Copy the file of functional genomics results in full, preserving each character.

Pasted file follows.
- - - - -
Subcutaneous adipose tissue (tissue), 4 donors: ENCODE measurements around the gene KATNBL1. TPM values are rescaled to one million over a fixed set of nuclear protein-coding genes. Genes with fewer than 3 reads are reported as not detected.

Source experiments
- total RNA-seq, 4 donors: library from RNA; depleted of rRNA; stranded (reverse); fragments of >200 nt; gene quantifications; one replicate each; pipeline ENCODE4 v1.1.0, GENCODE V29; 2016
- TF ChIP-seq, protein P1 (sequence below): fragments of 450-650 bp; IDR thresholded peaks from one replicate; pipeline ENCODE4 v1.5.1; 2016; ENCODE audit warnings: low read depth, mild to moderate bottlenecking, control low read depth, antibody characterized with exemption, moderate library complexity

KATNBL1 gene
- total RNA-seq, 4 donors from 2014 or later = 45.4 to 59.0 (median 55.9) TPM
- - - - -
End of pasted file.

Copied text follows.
Subcutaneous adipose tissue (tissue), 4 donors: ENCODE measurements around the gene KATNBL1. TPM values are rescaled to one million over a fixed set of nuclear protein-coding genes. Genes with fewer than 3 reads are reported as not detected.

Source experiments
- total RNA-seq, 4 donors: library from RNA; depleted of rRNA; stranded (reverse); fragments of >200 nt; gene quantifications; one replicate each; pipeline ENCODE4 v1.1.0, GENCODE V29; 2016
- TF ChIP-seq, protein P1 (sequence below): fragments of 450-650 bp; IDR thresholded peaks from one replicate; pipeline ENCODE4 v1.5.1; 2016; ENCODE audit warnings: low read depth, mild to moderate bottlenecking, control low read depth, antibody characterized with exemption, moderate library complexity

KATNBL1 gene
- total RNA-seq, 4 donors from 2014 or later = 45.4 to 59.0 (median 55.9) TPM